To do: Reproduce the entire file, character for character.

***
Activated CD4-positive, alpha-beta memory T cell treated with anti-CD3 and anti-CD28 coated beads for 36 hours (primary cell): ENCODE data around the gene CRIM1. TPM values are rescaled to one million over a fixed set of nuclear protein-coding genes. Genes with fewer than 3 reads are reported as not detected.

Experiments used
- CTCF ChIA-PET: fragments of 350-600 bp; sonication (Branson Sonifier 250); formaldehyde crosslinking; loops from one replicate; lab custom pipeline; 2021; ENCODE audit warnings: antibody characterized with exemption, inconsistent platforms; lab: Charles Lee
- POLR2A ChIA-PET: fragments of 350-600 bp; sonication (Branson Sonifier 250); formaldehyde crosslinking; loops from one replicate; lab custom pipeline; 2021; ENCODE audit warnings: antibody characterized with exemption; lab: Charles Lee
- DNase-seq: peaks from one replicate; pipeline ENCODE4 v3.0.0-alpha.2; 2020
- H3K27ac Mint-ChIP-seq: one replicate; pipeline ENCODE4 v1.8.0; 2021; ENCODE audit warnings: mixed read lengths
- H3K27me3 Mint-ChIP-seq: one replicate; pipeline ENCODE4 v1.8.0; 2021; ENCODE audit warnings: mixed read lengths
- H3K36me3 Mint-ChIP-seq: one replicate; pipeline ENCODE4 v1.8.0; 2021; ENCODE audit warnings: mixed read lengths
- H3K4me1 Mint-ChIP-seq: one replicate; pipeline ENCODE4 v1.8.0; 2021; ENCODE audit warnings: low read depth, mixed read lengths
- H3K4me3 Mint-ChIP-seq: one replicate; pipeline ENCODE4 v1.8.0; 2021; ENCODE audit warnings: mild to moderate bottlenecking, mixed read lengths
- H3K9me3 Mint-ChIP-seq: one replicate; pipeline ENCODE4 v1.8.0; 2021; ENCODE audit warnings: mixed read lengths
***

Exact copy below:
Activated CD4-positive, alpha-beta memory T cell treated with anti-CD3 and anti-CD28 coated beads for 36 hours (primary cell): ENCODE data around the gene CRIM1. TPM values are rescaled to one million over a fixed set of nuclear protein-coding genes. Genes with fewer than 3 reads are reported as not detected.

Experiments used
- CTCF ChIA-PET: fragments of 350-600 bp; sonication (Branson Sonifier 250); formaldehyde crosslinking; loops from one replicate; lab custom pipeline; 2021; ENCODE audit warnings: antibody characterized with exemption, inconsistent platforms; lab: Charles Lee
- POLR2A ChIA-PET: fragments of 350-600 bp; sonication (Branson Sonifier 250); formaldehyde crosslinking; loops from one replicate; lab custom pipeline; 2021; ENCODE audit warnings: antibody characterized with exemption; lab: Charles Lee
- DNase-seq: peaks from one replicate; pipeline ENCODE4 v3.0.0-alpha.2; 2020
- H3K27ac Mint-ChIP-seq: one replicate; pipeline ENCODE4 v1.8.0; 2021; ENCODE audit warnings: mixed read lengths
- H3K27me3 Mint-ChIP-seq: one replicate; pipeline ENCODE4 v1.8.0; 2021; ENCODE audit warnings: mixed read lengths
- H3K36me3 Mint-ChIP-seq: one replicate; pipeline ENCODE4 v1.8.0; 2021; ENCODE audit warnings: mixed read lengths
- H3K4me1 Mint-ChIP-seq: one replicate; pipeline ENCODE4 v1.8.0; 2021; ENCODE audit warnings: low read depth, mixed read lengths
- H3K4me3 Mint-ChIP-seq: one replicate; pipeline ENCODE4 v1.8.0; 2021; ENCODE audit warnings: mild to moderate bottlenecking, mixed read lengths
- H3K9me3 Mint-ChIP-seq: one replicate; pipeline ENCODE4 v1.8.0; 2021; ENCODE audit warnings: mixed read lengths